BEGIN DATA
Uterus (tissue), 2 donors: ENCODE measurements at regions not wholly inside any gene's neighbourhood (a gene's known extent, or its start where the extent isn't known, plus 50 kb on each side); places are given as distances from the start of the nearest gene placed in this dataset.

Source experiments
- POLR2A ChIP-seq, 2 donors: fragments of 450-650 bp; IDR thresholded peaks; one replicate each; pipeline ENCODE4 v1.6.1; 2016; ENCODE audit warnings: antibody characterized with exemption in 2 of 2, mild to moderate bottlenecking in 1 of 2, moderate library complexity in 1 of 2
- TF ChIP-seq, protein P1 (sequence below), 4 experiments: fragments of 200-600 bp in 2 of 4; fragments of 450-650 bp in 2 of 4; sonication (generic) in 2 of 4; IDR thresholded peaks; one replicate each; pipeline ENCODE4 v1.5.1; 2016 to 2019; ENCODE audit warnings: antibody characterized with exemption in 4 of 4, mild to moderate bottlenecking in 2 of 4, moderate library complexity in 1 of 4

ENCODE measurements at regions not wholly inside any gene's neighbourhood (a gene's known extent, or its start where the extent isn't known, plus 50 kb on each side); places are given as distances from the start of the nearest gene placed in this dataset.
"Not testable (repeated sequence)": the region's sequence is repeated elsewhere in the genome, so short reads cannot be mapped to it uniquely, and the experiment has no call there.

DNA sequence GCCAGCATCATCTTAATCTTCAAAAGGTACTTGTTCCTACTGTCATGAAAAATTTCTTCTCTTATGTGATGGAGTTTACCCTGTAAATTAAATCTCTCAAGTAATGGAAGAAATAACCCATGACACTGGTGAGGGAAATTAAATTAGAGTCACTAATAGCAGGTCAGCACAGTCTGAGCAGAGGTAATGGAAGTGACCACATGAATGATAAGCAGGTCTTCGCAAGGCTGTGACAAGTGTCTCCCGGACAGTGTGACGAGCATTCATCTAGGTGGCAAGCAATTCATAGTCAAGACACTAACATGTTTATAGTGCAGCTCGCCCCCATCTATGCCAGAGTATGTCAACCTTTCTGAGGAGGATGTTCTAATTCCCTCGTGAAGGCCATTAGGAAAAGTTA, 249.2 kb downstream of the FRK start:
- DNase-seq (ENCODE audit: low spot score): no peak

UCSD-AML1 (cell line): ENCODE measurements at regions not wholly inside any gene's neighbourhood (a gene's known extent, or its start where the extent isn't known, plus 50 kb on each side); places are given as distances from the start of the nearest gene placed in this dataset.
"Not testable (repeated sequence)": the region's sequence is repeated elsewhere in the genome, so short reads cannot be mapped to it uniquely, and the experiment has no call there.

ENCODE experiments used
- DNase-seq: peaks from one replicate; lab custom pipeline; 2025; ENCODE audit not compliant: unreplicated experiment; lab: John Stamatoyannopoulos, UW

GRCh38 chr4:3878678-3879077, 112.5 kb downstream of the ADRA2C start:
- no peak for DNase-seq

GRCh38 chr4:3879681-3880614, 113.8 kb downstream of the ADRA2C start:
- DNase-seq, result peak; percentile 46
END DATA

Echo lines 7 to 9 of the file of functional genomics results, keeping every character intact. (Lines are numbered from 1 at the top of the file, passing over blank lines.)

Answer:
DNA sequence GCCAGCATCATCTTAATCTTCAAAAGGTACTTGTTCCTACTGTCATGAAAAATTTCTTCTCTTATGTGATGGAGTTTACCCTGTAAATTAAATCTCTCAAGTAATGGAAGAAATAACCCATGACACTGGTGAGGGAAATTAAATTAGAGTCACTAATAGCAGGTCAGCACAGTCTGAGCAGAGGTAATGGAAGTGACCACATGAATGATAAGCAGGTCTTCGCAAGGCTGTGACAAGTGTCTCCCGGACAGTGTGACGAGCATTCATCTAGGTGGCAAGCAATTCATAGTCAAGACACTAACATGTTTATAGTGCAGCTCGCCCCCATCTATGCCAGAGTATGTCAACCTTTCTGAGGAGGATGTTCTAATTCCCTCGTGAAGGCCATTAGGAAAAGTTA, 249.2 kb downstream of the FRK start:
- DNase-seq (ENCODE audit: low spot score): no peak

UCSD-AML1 (cell line): ENCODE measurements at regions not wholly inside any gene's neighbourhood (a gene's known extent, or its start where the extent isn't known, plus 50 kb on each side); places are given as distances from the start of the nearest gene placed in this dataset.